The parties conducted discovery, including the deposition of Henry Chapman, Vice-President of the Commercial Brokerage Division of Shannon & Luchs, the realtor which had drafted the lease agreement in question. Although Chapman was not "entirely sure" he had been involved in drafting this lease, the parties pressed him as to the meaning of the 1,588 square feet set forth in the lease, specifically whether the rent was computed on a "dollars . . . per square foot basis." He acknowledged that it was. He explained further, however, that square feet normally meant "rentable" square feet, which includes "an add-on factor for core [or 'common area space'] as defined by the Association of Realtors," as distinct from "usable square feet includes space in between walls" of the offices leased. Chapman had been with Shannon & Luchs for seven years, and never in that time had he "done a lease that has a square footage number that's a usable number. It's always the rentable number that's put in leases . . . ." Peter Larson who (with John Quinn) had represented CWA in negotiating this lease, had confirmed to Chapman that space in the 1925 K Street building "always been leased on a rentable basis." Although Chapman could not tell from the lease itself "how much of the space . . . included in this 1588 [square feet] would be space outside of Suite 407," he explained that normally the total square footage would be a combination of the "core factor" and the usable square feet.

Following discovery, New Places moved for partial summary judgment on the basis of affidavits of individuals (Quinn and Ronald Krouse) who had negotiated the lease in question for CWA; of Michael Van Zant, president of New Places; and of an architect who had measured the interior space of Suite 407 in 1991 and found the "usable area" to consist of 1,344 square feet. Quinn and Krouse acknowledged in their affidavits that the lease had been negotiated on a "dollar per square foot basis," specifically 518 per square foot for the first five years and $25 per square foot for the second five years. Neither affiant, however, stated anything with respect to whether the 1,588 square feet included a "core" or "common area" factor in addition to interior space of the suite. Only Van Zant addressed this issue in his affidavit, stating only that "there was no Discussion during any of the negotiations or at the time of signing the lease that any of the square footage space was for any area outside of suite 407."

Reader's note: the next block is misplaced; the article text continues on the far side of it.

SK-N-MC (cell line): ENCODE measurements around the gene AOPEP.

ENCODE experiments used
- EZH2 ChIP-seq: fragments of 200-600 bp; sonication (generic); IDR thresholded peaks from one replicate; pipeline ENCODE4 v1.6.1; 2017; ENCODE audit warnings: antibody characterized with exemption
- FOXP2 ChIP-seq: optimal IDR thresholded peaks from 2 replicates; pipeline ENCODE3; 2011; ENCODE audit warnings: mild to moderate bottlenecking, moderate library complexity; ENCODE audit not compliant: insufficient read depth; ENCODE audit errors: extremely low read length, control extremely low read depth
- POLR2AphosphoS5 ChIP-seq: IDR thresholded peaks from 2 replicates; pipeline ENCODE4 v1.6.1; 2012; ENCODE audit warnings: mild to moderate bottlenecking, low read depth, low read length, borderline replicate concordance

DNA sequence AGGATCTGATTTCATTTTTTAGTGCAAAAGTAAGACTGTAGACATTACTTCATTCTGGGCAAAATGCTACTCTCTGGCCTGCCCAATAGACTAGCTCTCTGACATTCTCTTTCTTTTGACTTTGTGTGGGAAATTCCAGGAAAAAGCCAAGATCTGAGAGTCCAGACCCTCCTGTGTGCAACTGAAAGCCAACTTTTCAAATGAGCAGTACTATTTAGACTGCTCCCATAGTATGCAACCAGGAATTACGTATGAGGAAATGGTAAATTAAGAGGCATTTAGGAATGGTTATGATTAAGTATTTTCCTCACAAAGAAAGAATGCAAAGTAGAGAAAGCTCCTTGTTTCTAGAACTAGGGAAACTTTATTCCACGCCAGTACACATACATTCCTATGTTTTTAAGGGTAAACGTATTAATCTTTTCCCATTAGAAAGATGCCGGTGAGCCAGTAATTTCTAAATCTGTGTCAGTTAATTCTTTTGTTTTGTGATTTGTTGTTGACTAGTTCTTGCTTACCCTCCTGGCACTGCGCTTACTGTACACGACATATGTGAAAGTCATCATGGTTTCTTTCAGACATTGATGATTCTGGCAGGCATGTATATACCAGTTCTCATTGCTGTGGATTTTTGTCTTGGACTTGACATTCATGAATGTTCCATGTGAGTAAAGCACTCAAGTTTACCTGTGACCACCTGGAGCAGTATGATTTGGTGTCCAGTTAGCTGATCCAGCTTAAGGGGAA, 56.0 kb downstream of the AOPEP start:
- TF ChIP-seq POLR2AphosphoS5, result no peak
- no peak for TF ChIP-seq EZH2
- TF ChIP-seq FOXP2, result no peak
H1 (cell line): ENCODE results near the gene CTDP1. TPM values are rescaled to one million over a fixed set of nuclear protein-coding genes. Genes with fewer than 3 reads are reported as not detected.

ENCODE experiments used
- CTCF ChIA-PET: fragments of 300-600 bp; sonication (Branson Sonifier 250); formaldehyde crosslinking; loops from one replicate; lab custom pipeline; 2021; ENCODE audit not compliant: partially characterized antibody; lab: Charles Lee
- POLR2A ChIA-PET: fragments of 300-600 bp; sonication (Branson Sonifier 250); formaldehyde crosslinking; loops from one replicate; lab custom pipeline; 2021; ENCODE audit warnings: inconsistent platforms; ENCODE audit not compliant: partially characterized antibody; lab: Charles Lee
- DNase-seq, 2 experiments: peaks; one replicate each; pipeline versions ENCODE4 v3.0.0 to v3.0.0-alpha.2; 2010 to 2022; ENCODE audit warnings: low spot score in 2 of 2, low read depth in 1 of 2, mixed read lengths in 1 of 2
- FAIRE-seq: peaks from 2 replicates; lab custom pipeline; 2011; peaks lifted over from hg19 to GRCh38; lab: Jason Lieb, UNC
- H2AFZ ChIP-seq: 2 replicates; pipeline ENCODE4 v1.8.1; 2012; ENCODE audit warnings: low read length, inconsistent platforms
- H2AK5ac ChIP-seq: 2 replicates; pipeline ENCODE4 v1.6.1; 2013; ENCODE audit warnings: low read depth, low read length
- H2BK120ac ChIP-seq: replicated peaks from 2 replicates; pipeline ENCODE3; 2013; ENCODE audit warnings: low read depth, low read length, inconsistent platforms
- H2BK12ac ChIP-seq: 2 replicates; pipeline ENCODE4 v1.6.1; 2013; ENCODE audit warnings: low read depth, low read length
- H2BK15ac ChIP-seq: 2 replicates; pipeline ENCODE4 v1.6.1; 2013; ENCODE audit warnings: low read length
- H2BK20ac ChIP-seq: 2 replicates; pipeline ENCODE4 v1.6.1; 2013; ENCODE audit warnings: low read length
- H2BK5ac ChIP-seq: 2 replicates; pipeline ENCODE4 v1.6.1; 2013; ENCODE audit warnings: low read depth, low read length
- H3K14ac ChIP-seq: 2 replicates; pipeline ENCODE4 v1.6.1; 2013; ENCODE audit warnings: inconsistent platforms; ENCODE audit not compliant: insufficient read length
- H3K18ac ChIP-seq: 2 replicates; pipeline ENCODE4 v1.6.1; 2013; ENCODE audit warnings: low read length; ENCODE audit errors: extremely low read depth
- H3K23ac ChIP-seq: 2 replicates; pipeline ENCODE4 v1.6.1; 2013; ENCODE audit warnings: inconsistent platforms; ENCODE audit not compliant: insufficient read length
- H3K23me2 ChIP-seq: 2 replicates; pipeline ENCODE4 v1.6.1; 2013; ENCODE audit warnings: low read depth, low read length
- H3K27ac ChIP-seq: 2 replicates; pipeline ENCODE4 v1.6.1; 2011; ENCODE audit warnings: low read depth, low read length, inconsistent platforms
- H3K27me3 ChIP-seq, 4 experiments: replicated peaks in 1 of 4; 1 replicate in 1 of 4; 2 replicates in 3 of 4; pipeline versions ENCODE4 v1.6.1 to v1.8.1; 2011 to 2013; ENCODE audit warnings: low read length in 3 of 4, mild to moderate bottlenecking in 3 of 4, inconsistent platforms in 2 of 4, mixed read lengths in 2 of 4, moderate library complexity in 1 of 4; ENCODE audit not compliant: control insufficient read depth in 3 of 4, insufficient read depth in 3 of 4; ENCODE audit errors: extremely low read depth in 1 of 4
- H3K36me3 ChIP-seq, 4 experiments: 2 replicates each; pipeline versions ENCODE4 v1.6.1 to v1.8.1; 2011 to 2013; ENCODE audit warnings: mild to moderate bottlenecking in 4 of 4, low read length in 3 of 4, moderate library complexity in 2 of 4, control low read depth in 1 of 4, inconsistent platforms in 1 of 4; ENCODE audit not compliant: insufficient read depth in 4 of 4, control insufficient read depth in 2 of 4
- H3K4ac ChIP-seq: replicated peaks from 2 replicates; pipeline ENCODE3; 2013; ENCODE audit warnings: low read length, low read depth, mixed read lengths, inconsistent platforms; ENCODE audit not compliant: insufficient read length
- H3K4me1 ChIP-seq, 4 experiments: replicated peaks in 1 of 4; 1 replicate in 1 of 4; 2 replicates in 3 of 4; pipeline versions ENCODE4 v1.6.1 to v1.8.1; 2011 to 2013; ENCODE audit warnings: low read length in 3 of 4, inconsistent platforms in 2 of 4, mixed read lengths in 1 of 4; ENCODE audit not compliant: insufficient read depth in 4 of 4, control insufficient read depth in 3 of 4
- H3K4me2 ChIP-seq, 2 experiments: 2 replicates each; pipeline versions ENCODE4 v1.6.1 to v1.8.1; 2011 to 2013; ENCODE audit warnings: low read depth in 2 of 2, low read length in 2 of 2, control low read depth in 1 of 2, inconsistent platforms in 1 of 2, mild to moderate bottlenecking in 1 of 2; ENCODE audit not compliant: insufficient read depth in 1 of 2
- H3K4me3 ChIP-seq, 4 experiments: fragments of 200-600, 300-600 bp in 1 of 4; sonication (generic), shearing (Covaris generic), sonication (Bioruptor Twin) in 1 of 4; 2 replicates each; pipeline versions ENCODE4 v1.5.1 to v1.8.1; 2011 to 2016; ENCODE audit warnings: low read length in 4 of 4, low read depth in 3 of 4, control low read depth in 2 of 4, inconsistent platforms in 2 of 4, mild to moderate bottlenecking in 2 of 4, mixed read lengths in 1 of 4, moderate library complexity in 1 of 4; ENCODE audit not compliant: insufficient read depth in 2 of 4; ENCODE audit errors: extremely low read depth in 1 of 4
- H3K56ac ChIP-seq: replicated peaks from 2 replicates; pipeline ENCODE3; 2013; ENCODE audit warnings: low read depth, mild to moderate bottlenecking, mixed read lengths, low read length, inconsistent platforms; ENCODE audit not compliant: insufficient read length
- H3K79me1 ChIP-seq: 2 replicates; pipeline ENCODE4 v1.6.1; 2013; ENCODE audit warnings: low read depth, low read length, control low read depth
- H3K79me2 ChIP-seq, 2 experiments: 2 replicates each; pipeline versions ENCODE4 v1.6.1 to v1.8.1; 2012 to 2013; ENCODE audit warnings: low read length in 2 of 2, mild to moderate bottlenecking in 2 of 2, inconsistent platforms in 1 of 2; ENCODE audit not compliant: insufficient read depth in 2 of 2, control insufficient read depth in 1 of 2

CWA in turn moved for summary judgment arguing, with respect to the 1,586 square feet, that New Places had failed to prove fraud or misrepresentation as a matter of law in view of Chapman's testimony explaining that the 1,588 square feet included a core or common area factor in addition to the interior square footage. With respect to the claim of over-charges for taxes and operating costs, CWA argued that 1925 K Street and 1015 20th Street comprised a single building, the Mercury Building, a fact verifiable by exterior observation, *fn2 confirmed by a written proposal submitted by New Places' agent prior to execution of the lease describing the premises to be leased as "Suite 407, the Mercury Building," and further shown by the 1.24% additional rent New Places was paying as a percentage of the total square footage of the Mercury Building.

The trial Judge denied New Places' motion for summary judgment and granted CWA's motion, entering judgment for possession in CWA's favor and for a total of $49,955.22 in rent due and owing through November 30, 1991.


The parties agree on appeal that if New Places were able to prove to a jury that it paid either basic rent *fn3 or additional rent (a pro rata share of real estate taxes or carrying expenses) on property not covered by the terms of the lease, then it would be entitled to an off-set in that amount against the rent due and unpaid. New Places does not otherwise dispute the judgment awarding CWA possession of the premises. The issue therefore is whether summary judgment was properly awarded CWA with respect to both claims of over-payment in New Places' ...